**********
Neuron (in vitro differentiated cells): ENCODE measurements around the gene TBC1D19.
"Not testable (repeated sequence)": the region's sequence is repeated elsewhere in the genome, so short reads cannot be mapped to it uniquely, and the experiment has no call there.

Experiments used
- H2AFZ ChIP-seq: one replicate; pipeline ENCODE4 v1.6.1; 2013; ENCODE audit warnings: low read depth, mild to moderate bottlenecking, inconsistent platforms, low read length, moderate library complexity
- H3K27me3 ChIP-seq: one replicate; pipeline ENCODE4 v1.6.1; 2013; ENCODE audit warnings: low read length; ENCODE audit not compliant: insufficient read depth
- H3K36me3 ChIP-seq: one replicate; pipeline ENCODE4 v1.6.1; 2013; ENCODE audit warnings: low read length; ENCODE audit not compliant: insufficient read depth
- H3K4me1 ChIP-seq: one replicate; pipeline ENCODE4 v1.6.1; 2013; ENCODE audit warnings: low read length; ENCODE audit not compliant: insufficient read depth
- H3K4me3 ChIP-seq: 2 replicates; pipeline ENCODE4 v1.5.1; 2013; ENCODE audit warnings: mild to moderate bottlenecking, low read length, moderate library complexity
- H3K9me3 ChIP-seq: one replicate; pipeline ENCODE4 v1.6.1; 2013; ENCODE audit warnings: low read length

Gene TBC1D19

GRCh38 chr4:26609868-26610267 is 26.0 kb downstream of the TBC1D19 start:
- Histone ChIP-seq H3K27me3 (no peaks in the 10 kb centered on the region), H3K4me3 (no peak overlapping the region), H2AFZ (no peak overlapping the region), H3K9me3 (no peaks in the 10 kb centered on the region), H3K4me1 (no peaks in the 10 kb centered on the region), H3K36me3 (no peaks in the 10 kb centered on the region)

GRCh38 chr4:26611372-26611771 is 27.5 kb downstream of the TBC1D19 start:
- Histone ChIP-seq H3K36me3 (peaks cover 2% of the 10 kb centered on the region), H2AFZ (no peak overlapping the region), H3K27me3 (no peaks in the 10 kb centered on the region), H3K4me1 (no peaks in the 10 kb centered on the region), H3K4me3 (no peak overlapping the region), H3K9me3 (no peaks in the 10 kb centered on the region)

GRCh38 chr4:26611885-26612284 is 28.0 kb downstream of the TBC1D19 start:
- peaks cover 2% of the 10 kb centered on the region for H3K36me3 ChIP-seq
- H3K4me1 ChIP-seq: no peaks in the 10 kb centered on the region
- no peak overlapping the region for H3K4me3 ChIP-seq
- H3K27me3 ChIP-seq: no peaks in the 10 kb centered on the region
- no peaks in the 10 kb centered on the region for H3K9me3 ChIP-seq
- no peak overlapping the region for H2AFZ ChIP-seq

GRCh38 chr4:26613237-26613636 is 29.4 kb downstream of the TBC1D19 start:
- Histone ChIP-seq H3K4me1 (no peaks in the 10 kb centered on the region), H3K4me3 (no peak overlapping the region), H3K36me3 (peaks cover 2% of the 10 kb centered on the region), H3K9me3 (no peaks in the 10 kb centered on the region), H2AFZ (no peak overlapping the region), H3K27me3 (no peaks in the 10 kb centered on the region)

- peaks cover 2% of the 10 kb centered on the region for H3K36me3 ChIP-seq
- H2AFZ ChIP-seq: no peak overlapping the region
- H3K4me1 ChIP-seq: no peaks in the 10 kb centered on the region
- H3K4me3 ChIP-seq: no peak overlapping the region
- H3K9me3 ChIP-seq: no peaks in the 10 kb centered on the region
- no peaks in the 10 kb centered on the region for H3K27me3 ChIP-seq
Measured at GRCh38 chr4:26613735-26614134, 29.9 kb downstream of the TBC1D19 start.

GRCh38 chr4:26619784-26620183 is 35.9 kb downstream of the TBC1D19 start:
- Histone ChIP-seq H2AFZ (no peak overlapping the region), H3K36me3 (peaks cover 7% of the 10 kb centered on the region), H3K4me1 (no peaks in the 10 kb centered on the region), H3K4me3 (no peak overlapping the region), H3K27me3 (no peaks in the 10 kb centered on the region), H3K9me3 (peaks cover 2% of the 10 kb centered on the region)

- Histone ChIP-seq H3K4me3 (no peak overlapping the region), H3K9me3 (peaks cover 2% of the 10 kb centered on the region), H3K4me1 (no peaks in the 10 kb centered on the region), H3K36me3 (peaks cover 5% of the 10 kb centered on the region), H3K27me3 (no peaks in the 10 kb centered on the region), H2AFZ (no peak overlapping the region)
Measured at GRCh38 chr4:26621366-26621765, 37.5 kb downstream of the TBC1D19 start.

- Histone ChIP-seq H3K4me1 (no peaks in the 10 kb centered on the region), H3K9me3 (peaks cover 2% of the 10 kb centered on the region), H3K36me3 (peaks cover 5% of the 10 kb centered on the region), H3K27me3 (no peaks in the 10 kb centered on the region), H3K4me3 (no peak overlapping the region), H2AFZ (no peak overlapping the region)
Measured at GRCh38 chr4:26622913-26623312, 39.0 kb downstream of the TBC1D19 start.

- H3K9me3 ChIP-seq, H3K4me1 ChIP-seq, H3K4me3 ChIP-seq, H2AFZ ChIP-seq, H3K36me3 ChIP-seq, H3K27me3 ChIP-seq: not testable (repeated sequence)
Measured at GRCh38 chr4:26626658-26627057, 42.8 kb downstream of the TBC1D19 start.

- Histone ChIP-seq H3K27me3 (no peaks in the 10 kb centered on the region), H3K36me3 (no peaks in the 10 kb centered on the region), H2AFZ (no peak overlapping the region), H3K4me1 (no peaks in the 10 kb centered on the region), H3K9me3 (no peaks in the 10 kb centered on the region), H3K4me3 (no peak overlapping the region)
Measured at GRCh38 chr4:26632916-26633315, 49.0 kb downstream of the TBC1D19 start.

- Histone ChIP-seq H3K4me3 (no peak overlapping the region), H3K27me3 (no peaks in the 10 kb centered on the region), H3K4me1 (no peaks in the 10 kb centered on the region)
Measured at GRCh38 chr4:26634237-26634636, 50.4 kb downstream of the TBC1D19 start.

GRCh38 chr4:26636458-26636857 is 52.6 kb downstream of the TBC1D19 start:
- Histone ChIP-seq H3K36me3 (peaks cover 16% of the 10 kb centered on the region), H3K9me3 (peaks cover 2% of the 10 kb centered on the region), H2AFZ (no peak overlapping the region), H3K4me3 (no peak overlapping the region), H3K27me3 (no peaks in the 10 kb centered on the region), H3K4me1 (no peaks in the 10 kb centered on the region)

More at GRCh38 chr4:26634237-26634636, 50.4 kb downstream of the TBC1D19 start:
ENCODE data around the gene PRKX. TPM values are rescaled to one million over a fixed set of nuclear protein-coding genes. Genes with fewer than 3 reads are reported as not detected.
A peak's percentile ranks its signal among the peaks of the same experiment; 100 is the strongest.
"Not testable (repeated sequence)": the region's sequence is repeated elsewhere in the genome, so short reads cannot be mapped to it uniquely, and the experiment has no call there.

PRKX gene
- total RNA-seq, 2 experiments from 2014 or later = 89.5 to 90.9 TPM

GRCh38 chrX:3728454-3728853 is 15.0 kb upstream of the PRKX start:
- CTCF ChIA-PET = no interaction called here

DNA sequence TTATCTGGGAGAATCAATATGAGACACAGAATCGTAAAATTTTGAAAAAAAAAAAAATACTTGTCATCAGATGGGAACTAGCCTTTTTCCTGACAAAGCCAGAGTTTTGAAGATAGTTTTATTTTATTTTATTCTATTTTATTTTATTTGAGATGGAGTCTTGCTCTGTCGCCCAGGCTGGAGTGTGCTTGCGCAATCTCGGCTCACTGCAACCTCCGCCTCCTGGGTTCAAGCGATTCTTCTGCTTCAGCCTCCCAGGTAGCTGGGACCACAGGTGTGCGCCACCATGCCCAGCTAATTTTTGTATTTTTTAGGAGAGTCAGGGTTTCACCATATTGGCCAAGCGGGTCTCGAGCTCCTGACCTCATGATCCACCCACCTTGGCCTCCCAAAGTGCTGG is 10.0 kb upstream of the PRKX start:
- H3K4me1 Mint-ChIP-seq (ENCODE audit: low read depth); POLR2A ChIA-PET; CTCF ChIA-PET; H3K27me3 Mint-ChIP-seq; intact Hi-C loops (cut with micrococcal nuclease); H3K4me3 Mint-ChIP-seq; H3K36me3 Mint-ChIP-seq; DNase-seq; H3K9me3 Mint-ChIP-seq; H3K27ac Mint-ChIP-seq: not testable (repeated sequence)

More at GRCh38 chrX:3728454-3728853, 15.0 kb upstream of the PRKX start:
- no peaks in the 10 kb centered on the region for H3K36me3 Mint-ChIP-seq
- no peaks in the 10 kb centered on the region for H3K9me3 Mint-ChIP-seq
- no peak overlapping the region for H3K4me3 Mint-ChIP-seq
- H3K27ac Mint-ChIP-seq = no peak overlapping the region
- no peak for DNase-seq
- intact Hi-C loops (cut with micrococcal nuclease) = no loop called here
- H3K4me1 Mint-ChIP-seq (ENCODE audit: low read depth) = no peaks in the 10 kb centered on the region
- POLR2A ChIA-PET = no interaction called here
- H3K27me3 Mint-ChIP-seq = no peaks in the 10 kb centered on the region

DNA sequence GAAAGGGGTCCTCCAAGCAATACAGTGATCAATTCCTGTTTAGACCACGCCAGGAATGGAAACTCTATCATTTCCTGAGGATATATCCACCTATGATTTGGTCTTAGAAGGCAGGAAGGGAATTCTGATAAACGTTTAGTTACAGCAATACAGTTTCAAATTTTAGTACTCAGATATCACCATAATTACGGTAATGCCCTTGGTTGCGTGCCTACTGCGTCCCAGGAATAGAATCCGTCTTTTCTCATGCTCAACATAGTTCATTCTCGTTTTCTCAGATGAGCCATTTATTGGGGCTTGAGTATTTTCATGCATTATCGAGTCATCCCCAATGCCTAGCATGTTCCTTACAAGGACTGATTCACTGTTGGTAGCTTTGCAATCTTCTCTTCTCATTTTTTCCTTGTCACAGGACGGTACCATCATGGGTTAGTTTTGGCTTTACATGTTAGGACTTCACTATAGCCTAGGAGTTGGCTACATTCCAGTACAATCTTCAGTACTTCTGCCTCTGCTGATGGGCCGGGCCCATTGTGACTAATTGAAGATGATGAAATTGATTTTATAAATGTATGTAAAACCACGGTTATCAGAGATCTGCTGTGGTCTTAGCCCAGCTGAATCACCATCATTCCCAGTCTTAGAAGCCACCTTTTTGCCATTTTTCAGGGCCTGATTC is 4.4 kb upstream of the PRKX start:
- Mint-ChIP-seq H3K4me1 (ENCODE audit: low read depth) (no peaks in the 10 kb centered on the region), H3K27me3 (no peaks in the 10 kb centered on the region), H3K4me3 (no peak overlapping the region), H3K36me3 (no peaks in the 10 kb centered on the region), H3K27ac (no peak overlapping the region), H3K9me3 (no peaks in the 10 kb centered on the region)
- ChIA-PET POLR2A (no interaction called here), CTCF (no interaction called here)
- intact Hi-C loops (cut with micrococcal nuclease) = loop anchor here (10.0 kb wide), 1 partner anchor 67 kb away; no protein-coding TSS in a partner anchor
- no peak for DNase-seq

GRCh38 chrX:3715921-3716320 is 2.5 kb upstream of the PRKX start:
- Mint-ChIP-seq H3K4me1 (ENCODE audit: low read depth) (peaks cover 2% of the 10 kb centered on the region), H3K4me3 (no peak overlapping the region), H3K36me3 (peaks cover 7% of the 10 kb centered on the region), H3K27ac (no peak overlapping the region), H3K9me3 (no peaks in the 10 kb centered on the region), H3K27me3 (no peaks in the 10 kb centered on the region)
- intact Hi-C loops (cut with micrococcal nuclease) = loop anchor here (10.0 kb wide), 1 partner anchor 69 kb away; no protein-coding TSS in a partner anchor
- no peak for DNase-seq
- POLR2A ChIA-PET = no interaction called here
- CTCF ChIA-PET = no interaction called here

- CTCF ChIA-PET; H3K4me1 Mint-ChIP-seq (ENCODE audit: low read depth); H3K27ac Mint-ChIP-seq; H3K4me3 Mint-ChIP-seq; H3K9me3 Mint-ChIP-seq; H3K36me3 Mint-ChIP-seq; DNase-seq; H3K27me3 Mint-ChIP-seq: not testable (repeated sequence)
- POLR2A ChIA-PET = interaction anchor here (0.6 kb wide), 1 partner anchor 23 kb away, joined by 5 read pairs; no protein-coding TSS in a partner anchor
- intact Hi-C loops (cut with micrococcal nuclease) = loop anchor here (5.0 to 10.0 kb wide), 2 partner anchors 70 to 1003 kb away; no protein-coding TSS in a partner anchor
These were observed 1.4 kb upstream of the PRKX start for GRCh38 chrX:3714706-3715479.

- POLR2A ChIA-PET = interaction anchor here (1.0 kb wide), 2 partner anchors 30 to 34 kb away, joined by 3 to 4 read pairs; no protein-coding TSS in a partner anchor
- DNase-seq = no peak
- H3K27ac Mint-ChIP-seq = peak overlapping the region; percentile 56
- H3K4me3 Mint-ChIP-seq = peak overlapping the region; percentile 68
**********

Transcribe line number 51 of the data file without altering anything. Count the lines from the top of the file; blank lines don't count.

GRCh38 chrX:3728454-3728853 is 15.0 kb upstream of the PRKX start: